Why does the IteratorAgeMilliseconds value in Kinesis Data Streams keep increasing?

Last updated: 2020-05-06

The IteratorAgeMilliseconds metric keeps increasing in Amazon Kinesis Data Streams. Why is this happening?

Short Description

The IteratorAgeMilliseconds metric in Kinesis Data Streams can increase for the following reasons:

  • Slow record processing
  • Read throttles
  • AWS Lambda function error
  • Connection timeout

Resolution

Slow record processing

An overload of consumer processing logic can contribute to slow record processing. If the consumer is built using the Amazon Kinesis Client Library (KCL), then check for the following root causes:

  • Insufficient physical resources: Check to see if your instance has adequate amounts of physical resources such as memory or CPU utilization during peak demand.
  • Failure to scale: Consumer record processing logic can fail to scale with the increased load of the Amazon Kinesis data stream. This can be verified by monitoring the other custom Amazon CloudWatch metrics emitted by KCL. These metrics are associated to the following operations: processTask, RecordProcessor.processRecords.Time, Success, and RecordsProcessed. You can also check the overall throughput of the Kinesis data stream by monitoring the CloudWatch metrics IncomingBytes and IncomingRecords. For more information about KCL and custom CloudWatch metrics, see Monitoring the Kinesis Client Library with Amazon CloudWatch. However, if the processing time cannot be reduced, then consider upscaling the Kinesis stream by increasing the number of shards.
  • Data expiration: If the consumers are falling behind and there is a risk of data expiration, then increase the retention period of the stream. By default, the retention period is 24 hours and it can be configured for up to 7 days. For more information about data retention periods, see Changing the Data Retention Period.
  • Overlapping processing increases: Consider checking the record processing logic of the consumer. If you see an increase in the processRecords.Time value that does not correlate with the increased traffic load, then check your record processing logic. Your record processing logic might be making synchronous blocking calls that can cause delays in consumer record processing. Another way to mitigate this issue is to increase the number of shards in your Kinesis Data Streams. For more information about the number of shards needed, see Resharding, Scaling, and Parallel Processing.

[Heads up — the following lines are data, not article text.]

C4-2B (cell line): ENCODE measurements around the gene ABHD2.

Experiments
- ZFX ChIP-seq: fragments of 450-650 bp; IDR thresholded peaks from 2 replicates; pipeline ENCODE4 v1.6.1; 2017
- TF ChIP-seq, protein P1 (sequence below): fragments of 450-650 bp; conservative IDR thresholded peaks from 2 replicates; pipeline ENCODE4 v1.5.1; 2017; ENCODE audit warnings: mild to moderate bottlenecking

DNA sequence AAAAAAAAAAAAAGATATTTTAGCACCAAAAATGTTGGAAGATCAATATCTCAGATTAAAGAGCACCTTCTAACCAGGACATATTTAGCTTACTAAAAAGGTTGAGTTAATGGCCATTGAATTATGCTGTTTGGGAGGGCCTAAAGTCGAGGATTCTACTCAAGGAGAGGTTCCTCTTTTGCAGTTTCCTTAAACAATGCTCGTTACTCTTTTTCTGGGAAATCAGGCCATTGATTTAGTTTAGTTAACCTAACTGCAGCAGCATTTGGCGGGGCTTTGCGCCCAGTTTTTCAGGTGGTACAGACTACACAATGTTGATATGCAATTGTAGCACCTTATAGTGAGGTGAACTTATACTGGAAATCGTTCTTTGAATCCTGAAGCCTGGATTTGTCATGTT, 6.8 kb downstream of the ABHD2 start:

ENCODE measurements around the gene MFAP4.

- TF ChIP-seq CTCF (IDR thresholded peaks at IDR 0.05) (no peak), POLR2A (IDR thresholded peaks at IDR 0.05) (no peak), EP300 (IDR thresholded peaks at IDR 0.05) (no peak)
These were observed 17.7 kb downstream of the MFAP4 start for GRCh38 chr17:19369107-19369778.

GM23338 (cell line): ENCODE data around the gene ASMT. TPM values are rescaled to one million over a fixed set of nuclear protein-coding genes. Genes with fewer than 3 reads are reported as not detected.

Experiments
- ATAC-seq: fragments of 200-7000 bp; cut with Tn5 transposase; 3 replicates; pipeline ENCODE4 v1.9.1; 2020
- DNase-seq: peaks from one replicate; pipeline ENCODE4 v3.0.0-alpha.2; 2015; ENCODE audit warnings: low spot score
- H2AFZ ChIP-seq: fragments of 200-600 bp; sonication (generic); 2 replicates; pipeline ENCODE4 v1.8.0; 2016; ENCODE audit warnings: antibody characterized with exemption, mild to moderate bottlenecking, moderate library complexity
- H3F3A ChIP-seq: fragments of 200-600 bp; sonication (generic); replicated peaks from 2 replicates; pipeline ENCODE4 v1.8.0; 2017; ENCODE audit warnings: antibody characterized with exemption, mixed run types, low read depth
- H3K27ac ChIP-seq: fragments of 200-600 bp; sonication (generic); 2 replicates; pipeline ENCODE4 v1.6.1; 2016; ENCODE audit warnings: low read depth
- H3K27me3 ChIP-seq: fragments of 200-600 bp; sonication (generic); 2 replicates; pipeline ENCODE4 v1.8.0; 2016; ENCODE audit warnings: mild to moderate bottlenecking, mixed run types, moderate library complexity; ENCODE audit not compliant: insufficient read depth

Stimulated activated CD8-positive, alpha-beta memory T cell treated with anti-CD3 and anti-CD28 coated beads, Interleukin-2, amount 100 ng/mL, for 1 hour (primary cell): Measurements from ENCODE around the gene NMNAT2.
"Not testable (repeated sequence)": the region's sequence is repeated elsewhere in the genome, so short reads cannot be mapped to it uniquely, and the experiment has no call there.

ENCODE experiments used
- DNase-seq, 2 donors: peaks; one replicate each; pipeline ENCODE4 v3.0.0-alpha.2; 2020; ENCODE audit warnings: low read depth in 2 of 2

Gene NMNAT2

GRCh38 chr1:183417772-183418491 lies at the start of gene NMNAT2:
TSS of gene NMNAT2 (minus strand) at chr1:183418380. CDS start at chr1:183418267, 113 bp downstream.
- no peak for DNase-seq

• Insufficient GetRecords requests: If the consumer isn't sending the GetRecords requests frequently enough, then the consumer application can fall behind.

Read throttles

Check the ReadProvisionedThroughputExceeded metric to see if there are read throttles on the stream. For more information about read throttles on Kinesis streams, see Monitoring the Amazon Kinesis Data Streams Service with Amazon CloudWatch.

Lambda function error

In Amazon CloudWatch, review the Lambda functions for the stream where the IteratorAgeMilliseconds count keeps increasing. You can identify the errors that are causing an increase in the IteratorAgeMilliseconds value by reviewing the Errors summary in CloudWatch. Check to see if the timestamp of the Lambda function error matches the time of the IteratorAgeMilliseconds metric increase of your Kinesis data stream. The match in timestamp confirms the cause of the increase.

Note: A Lambda function can throw an error because it is getting retried. The Lambda function gets retried because it doesn't skip the records as a consumer of Kinesis. As these records are retried, the delays in processing are also increased. Your consumer then falls behind the stream, causing the IteratorAgeMilliseconds metric to increase.

Connection timeout

Your Lambda function can experience a connection timeout issue while pulling records from the Kinesis data stream. A connection timeout can cause a significant increase in the IteratorAgeMilliseconds count.

To verify whether the increase is related to a connection timeout, check the GetRecords.Latency and GetRecords.Success metrics. If both metrics are also impacted, then your IteratorAgeMilliseconds count stops increasing after the connection is restored.